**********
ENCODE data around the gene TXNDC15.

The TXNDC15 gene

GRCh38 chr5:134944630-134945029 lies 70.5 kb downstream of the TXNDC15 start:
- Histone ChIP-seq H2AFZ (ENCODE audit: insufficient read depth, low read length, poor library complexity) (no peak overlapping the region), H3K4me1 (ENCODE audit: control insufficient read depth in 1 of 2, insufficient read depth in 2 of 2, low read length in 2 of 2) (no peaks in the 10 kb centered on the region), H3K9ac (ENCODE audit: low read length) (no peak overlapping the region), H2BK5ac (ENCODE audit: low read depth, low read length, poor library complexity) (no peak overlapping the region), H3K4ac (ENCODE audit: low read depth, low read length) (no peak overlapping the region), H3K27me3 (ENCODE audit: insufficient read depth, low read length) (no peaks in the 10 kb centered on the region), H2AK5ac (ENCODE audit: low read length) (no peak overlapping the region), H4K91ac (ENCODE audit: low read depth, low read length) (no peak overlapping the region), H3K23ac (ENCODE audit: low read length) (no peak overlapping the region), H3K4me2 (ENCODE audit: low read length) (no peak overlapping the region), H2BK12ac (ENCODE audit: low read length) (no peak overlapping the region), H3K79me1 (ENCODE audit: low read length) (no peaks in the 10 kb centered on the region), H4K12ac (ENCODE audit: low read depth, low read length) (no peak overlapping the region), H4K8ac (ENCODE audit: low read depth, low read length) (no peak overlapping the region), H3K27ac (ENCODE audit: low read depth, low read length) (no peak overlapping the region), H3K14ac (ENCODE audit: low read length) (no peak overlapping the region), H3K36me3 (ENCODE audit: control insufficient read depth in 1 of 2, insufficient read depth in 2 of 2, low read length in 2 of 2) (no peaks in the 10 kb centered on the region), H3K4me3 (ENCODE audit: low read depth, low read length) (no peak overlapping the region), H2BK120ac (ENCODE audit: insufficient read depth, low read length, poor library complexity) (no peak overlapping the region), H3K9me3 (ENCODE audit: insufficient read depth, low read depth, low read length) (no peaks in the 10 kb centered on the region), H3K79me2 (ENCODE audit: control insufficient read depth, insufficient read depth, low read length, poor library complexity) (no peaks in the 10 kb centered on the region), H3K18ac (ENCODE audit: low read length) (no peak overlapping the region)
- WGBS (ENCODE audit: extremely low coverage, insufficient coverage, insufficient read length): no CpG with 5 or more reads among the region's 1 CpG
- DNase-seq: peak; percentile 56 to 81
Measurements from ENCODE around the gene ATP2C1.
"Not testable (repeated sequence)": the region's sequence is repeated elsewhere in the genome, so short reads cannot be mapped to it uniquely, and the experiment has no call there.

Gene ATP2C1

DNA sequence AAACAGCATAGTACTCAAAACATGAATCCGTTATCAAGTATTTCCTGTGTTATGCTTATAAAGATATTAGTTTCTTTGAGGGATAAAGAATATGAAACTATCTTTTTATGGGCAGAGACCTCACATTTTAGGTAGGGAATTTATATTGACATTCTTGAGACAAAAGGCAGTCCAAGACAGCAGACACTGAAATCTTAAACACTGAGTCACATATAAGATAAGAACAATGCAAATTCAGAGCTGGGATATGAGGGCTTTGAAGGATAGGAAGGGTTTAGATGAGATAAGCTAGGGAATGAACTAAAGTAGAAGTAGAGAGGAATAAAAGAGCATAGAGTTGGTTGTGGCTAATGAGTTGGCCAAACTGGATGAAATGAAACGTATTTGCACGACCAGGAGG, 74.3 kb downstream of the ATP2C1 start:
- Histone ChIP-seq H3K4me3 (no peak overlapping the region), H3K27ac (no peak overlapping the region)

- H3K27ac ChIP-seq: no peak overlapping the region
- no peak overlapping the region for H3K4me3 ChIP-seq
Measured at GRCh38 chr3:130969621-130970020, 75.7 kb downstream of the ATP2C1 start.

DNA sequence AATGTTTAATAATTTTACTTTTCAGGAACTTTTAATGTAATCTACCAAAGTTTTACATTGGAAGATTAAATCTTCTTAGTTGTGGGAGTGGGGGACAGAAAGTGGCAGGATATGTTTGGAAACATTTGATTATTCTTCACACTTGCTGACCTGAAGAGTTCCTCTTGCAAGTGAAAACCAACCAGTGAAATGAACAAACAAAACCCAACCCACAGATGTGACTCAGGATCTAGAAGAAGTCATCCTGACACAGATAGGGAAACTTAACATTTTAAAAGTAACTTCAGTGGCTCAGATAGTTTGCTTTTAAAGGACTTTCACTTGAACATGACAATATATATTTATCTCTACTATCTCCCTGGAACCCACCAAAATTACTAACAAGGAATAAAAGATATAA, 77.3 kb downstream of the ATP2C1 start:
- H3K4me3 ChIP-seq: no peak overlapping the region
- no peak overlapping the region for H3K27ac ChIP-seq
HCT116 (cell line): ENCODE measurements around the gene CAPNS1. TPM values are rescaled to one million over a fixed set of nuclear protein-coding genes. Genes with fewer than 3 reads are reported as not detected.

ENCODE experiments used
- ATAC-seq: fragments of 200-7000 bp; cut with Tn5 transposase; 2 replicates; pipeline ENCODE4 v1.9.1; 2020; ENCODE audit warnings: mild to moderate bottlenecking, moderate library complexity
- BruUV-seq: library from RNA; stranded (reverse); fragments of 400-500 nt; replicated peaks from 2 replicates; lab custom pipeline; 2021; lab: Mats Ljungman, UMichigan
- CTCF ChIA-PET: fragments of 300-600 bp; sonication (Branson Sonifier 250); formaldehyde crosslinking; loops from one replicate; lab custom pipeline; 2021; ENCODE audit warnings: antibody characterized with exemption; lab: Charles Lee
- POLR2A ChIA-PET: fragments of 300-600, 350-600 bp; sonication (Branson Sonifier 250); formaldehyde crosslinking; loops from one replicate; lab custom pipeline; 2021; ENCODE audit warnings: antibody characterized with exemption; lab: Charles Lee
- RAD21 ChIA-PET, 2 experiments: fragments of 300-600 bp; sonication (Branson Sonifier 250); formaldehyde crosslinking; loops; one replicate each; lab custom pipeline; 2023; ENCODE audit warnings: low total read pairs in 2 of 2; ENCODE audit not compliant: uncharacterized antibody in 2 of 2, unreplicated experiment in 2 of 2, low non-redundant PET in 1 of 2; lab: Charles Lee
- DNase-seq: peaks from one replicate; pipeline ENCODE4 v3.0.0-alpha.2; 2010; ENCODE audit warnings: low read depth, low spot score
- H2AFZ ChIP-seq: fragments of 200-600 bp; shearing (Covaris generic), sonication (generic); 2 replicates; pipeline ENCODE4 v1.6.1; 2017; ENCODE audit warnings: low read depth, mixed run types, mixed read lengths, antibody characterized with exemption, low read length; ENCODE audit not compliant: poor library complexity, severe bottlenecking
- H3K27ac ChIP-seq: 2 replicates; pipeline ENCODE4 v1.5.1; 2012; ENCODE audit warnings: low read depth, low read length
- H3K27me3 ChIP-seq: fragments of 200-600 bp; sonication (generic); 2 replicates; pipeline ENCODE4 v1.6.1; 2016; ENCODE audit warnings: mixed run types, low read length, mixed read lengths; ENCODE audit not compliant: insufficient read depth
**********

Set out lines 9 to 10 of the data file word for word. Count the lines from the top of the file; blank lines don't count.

Gene ATP2C1

DNA sequence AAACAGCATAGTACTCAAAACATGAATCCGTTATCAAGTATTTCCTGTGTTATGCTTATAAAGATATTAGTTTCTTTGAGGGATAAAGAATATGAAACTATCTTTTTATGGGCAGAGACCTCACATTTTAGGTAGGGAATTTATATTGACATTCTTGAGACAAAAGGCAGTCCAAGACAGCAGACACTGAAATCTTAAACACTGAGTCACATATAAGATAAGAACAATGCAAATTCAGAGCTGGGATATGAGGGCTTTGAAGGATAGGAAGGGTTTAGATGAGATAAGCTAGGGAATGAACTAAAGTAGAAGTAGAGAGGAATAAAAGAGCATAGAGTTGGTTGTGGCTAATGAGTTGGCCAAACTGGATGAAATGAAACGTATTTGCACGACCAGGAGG, 74.3 kb downstream of the ATP2C1 start: